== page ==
A collection of all of our favourite blog entries from our publications: Smile, BDNJ and The Probe.

The importance of working as a team

The importance of working as a team

By Sally Simpson, President of the BSDHT...


One of the many benefits of BSDHT membership is a confidential advice service. Members can contact the BSDHT by email (or telephone) with their professional problems and queries, and receive confidential assistance. One frequently raised issue from our members is that of patient referral between the dentist and the dental hygienist or dental therapist. Our answers and advice normally centre around improving communication between colleagues and improving ways of working together to achieve a mutual goal. Essentially, this is “teamwork” – hence the title of this editorial.

Maintaining standards

Many readers will recall the major changes in dentistry which took place in 2006 as a result of the Nuffield Inquiry into the Education and Training of Personnel Auxiliary to Dentistry in 1993. For dental hygienists and dental therapists, one of the most significant changes was the removal of the list of prescribed duties. From July 31 2006, you were able to practise dentistry to the extent taught during your training and within your own competence.

To be clear, prior to 2006, dental hygienists and dental therapists were issued with a General Dental Council (GDC) document called Maintaining Standards(published in 1999 and revised in 2001). In this document, there was a section entitled Guidance to Dental Hygienists and Dental Therapists. This document was very prescriptive about what you could do.

In 2006, prescription was replaced by guidance issued by the GDC. The document, Standards for Dental Professionals, lists six principles of which number four is the key one here: [As a dental professional, you are responsible for]Co-operating with other members of the dental team and other healthcare colleagues in the interests of patients.

Supplementary guidance on this subject is in the GDC leaflet Principles of Dental Team Working. I quote the section on referrals below:



4.7 If you ask a colleague to provide treatment, a dental appliance or clinical advice for a patient, make sure that your request is clear and that you give your colleague all the appropriate information.

4.8 If a colleague asks you to provide treatment, a dental appliance or clinical advice for a patient, be sure that you are clear about what you are being asked to do.

4.9 If you do not feel that what you have been asked to do is appropriate, discuss this with the colleague who has made the request and come to an agreement before continuing.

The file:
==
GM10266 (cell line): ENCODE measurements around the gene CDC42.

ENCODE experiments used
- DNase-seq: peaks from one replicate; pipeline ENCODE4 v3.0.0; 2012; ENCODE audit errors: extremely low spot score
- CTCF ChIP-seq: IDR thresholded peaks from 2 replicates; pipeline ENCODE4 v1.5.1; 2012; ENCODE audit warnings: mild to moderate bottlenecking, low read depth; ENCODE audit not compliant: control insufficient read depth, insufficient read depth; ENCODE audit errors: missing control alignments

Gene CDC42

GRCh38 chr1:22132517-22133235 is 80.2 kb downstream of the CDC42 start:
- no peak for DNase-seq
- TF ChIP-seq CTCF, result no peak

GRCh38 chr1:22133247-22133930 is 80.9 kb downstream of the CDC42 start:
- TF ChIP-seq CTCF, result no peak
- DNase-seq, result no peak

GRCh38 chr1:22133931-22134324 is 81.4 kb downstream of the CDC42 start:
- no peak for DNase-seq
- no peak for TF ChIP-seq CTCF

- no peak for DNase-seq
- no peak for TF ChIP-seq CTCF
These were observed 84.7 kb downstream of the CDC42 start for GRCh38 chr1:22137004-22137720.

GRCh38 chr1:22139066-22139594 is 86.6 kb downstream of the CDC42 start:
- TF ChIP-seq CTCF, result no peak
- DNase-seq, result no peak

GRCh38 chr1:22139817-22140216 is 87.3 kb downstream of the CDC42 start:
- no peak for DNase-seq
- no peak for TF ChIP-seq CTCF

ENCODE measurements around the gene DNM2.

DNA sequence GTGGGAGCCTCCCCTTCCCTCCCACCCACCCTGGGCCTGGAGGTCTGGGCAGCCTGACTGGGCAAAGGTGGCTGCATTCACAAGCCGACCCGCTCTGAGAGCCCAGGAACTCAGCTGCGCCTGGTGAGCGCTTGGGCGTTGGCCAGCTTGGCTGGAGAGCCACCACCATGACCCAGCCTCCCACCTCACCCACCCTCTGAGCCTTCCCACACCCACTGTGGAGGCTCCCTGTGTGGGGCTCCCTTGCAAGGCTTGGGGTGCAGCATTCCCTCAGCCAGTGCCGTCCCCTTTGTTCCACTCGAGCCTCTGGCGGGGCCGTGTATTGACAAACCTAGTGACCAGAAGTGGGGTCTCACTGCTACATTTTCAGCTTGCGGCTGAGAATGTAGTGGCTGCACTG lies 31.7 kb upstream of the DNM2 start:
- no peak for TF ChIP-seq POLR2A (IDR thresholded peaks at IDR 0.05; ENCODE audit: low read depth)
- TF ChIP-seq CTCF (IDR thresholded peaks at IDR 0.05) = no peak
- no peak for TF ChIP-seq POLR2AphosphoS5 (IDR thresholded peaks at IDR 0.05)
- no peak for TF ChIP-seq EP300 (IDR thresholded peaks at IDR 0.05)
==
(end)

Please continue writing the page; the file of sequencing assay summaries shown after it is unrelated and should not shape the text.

4.10 If you are a DCP, make sure you understand the circumstances in which you should refer the patient to a dentist and that there is a procedure for doing this. Make this procedure clear to the patient. You have a responsibility to explain to the patient the importance of seeing a dentist regularly.

4.11 Make sure that the process of referral is clearly recorded.


Open to interpretation

It is this guidance (together with the Scope of Practicebooklet which, of course, list duties and responsibilities for each DCP) to which we refer members enquiring about patient referrals. We point out that these guidelines have deliberately been left open to interpretation so that dental hygienists and dental therapists can work out a system of referral with their dentist(s).

Sometimes, the BSDHT is asked for a referral template but we deliberately do not produce one as it is clearly for the dental team members to work out a system that meets their particular needs and those of their patients.

We advise that a referral template needs to be prescriptive enough that the dentist feels he/she has outlined the treatment they wish the hygienist or therapist to undertake. However, it should also allow for the hygienist/therapist to provide the patient with the treatment they feel is in the patient’s best interests (within the hygienist/therapist’s scope of practice). We know that many practices use a ‘tick box’ style of referral form with room for the person referring to make patient-specific notes.


Patient referral

The BSDHT also offers additional advice in respect of patient referrals. If as a dental hygienist or therapist you feel the referral information from your dentist is not adequate for you to carry out the treatment, we suggest you initiate further discussions so that you are provided with sufficient information. Remember, it is the responsibility of the referring dentist to carry out the examination and diagnosis, and then refer the patient to you for the appropriate treatment.

You and your dentist may wish to discuss some careful wording for each referral so that you are both able to understand the terms to which you both work. Draw this up in writing to ensure you both understand.

As I wrote at the beginning, essentially, we’re talking about teamwork. There are many quotes about teamwork but one in particular I like is by Dennis C Kinlaw, who wrote The Practice of Empowerment. He defined a team player as follows: one who unites others toward a shared destiny through sharing information and ideas, empowering others and developing trust.